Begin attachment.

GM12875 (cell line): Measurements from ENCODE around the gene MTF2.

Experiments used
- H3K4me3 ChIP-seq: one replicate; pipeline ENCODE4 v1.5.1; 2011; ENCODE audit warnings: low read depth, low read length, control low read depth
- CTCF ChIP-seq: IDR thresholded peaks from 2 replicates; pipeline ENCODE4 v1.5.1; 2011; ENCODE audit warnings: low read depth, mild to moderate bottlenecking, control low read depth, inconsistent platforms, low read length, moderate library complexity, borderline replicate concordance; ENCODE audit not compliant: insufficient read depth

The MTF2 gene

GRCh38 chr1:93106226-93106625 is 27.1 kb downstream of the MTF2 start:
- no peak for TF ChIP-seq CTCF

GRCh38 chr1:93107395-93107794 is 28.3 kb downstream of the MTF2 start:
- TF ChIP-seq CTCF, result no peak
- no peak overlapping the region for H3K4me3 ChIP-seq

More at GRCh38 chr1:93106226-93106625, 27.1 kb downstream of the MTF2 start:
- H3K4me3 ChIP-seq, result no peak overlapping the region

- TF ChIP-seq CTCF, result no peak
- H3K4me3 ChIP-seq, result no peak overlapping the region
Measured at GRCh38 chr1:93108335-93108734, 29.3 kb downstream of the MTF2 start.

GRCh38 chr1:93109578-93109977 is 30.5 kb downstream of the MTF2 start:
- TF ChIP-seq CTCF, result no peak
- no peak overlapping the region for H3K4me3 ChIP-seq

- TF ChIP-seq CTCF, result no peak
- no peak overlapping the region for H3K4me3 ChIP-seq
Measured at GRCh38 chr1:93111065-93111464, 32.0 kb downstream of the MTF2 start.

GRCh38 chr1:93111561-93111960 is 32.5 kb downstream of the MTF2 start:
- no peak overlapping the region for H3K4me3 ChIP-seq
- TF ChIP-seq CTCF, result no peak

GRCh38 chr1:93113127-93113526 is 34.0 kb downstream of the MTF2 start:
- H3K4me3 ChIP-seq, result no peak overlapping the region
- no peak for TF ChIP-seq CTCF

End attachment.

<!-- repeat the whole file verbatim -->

GM12875 (cell line): Measurements from ENCODE around the gene MTF2.

Experiments used
- H3K4me3 ChIP-seq: one replicate; pipeline ENCODE4 v1.5.1; 2011; ENCODE audit warnings: low read depth, low read length, control low read depth
- CTCF ChIP-seq: IDR thresholded peaks from 2 replicates; pipeline ENCODE4 v1.5.1; 2011; ENCODE audit warnings: low read depth, mild to moderate bottlenecking, control low read depth, inconsistent platforms, low read length, moderate library complexity, borderline replicate concordance; ENCODE audit not compliant: insufficient read depth

The MTF2 gene

GRCh38 chr1:93106226-93106625 is 27.1 kb downstream of the MTF2 start:
- no peak for TF ChIP-seq CTCF

GRCh38 chr1:93107395-93107794 is 28.3 kb downstream of the MTF2 start:
- TF ChIP-seq CTCF, result no peak
- no peak overlapping the region for H3K4me3 ChIP-seq

More at GRCh38 chr1:93106226-93106625, 27.1 kb downstream of the MTF2 start:
- H3K4me3 ChIP-seq, result no peak overlapping the region

- TF ChIP-seq CTCF, result no peak
- H3K4me3 ChIP-seq, result no peak overlapping the region
Measured at GRCh38 chr1:93108335-93108734, 29.3 kb downstream of the MTF2 start.

GRCh38 chr1:93109578-93109977 is 30.5 kb downstream of the MTF2 start:
- TF ChIP-seq CTCF, result no peak
- no peak overlapping the region for H3K4me3 ChIP-seq

- TF ChIP-seq CTCF, result no peak
- no peak overlapping the region for H3K4me3 ChIP-seq
Measured at GRCh38 chr1:93111065-93111464, 32.0 kb downstream of the MTF2 start.

GRCh38 chr1:93111561-93111960 is 32.5 kb downstream of the MTF2 start:
- no peak overlapping the region for H3K4me3 ChIP-seq
- TF ChIP-seq CTCF, result no peak

GRCh38 chr1:93113127-93113526 is 34.0 kb downstream of the MTF2 start:
- H3K4me3 ChIP-seq, result no peak overlapping the region
- no peak for TF ChIP-seq CTCF